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Jovellanos is one of the greatest figures of the Spanish Enlightenment, quite possibly the person that best and most completely incarnated the ideals and illusions of its phase of maturity during the reign of Carlos III, as it is evidenced by his acts and writings. His vital trajectory can be divided in a first period as judicial officer in Sevilla, where he had contact with another of the key representatives of Enlightenment movement, Pablo Olavide, and where he accomplished his first intellectual activities, both in the field of thought and the field of literature. A second period takes place in Madrid in contact with the Academias Reales and the Sociedad Económica Matritense de Amigos del País, until he is sent on a mission to Asturias. There, a third period around the Instituto Asturiano de Minas will take place in two sub-periods divided by a short stay working as the Secretary of Grace and Justice between 1797 and 1798. The following period corresponds with the exile ordered by Godoy in the island of Mallorca, a very rich one in terms of personal reflexions. And finally, the last period makes Jovellanos face the events that would precipitate the end of the Old Regime in Spain and with the difficult dilemma of all the enlightened: collaboration with the government of José I or supporting the Junta Central, fidelity to the constitutional tradition or support to the Courts of Cádiz.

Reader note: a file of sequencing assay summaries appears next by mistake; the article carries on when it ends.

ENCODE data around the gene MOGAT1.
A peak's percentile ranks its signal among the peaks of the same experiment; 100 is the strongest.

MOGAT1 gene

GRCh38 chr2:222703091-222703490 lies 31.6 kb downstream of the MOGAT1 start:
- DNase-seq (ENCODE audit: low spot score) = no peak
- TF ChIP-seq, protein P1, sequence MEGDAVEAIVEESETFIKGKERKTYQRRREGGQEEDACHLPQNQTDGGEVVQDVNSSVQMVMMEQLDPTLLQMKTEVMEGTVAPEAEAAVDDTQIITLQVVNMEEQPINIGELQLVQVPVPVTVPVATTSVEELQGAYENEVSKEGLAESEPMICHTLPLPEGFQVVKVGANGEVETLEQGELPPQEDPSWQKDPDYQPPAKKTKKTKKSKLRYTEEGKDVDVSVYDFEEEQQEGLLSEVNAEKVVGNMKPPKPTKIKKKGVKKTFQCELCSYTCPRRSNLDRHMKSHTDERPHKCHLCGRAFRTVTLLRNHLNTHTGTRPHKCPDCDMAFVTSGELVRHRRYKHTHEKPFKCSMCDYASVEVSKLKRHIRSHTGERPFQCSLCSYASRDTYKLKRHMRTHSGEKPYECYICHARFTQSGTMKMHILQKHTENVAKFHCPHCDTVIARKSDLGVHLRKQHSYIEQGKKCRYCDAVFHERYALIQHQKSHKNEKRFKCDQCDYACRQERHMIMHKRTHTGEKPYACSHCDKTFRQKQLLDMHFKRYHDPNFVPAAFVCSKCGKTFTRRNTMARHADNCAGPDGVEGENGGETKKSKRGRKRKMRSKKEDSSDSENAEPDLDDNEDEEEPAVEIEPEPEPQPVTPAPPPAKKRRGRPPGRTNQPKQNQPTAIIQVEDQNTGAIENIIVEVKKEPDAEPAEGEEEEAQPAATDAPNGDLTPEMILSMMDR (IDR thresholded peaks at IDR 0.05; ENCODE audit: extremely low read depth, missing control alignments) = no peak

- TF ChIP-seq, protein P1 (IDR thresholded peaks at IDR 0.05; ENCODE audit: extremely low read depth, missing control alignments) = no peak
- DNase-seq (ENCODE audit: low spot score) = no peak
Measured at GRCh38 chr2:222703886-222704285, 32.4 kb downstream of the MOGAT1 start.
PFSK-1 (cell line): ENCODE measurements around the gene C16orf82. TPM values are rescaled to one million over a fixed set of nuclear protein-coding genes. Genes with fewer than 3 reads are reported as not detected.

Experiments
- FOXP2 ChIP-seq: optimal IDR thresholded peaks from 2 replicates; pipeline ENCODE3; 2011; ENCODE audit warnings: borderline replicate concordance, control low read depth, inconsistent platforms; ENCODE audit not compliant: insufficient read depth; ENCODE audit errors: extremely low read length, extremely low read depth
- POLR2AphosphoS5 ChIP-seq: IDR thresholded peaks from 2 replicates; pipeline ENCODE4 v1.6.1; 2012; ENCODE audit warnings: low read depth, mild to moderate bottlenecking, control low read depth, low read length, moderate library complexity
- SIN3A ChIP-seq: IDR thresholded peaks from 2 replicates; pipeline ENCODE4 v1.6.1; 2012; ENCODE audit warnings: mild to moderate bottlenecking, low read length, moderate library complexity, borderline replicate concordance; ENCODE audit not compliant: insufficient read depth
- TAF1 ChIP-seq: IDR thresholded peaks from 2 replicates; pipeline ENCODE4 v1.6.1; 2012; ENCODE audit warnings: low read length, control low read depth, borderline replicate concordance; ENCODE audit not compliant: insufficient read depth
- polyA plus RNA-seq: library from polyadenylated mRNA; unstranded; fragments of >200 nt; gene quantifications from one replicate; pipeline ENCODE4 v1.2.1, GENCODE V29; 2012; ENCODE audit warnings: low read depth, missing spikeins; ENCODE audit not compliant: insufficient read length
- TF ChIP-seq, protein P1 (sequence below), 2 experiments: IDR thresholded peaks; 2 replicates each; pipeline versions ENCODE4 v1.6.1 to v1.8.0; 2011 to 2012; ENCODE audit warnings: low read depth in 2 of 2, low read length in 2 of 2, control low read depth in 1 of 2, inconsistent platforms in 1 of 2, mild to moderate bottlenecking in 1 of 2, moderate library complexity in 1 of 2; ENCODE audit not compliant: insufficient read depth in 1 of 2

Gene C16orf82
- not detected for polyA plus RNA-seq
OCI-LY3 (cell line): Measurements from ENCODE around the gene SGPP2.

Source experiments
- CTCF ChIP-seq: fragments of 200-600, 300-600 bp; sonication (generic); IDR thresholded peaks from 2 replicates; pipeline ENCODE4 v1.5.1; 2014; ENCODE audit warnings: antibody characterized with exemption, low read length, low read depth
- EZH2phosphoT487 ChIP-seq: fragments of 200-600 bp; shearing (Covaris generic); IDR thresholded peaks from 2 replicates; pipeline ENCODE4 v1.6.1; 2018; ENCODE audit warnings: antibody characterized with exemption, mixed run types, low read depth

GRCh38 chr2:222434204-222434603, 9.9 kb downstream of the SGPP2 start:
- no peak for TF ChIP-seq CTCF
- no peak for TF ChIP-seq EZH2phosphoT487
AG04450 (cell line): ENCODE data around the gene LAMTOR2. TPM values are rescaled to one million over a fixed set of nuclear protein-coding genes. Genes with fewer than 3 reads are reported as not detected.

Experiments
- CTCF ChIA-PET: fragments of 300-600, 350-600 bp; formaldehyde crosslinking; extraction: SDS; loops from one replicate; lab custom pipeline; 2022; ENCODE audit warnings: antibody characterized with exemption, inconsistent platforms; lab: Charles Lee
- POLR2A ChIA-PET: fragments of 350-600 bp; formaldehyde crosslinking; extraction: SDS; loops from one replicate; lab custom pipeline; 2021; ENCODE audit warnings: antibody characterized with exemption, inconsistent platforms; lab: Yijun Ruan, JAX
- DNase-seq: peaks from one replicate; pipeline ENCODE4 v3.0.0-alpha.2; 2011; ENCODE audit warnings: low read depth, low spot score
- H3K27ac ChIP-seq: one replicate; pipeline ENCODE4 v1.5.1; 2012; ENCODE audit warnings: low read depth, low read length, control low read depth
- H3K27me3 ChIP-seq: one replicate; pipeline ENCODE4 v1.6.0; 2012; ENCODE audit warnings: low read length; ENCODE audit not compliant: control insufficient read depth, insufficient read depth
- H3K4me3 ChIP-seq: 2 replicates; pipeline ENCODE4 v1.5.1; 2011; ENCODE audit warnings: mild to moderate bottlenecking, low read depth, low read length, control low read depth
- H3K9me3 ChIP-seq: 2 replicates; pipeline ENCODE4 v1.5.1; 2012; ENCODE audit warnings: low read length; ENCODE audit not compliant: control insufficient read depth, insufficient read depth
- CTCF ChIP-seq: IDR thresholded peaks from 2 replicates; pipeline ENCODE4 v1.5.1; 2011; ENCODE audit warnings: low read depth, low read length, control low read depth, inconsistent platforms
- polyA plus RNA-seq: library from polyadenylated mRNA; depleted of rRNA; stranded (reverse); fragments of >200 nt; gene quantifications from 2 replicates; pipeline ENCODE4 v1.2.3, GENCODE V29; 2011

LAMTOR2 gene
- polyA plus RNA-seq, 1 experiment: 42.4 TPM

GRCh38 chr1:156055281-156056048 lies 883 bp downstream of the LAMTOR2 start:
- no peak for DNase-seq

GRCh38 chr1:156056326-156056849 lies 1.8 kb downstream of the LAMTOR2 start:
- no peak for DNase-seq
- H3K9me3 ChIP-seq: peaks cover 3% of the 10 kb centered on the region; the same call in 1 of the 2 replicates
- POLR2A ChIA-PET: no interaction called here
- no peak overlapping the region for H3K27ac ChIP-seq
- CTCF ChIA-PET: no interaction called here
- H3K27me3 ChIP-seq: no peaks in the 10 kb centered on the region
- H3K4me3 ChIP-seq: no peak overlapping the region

What is important is all of his rich thinking, from which we know enough due to his numerous writings, many of them key pieces of the economic, political, and social thinking of the Spanish Enlightenment. Through them, Jovellanos appears as the quintessential theorist of the Enlightenment reformism in its most elaborated shape and most generous dimension. He also appears as a man always contained within the limits of this Enlightenment reformism, this is, always loyal to the preservation of the Old Regime. His educative proposals accepted social inequality, his economic proposals did not dare for a radical reformation of the structural obstacles opposing the development of the country, his political proposals did not put in doubt the organization estates of the Kingdom, nor did the go beyond the traditional constitution of the Monarchy. Due to this, Jovellanos was a noble figure in a period of transition, who theorized a coherent political reformism, but who could not or did not want to speak out in favour of a liberal solution for the future organization of Spain.

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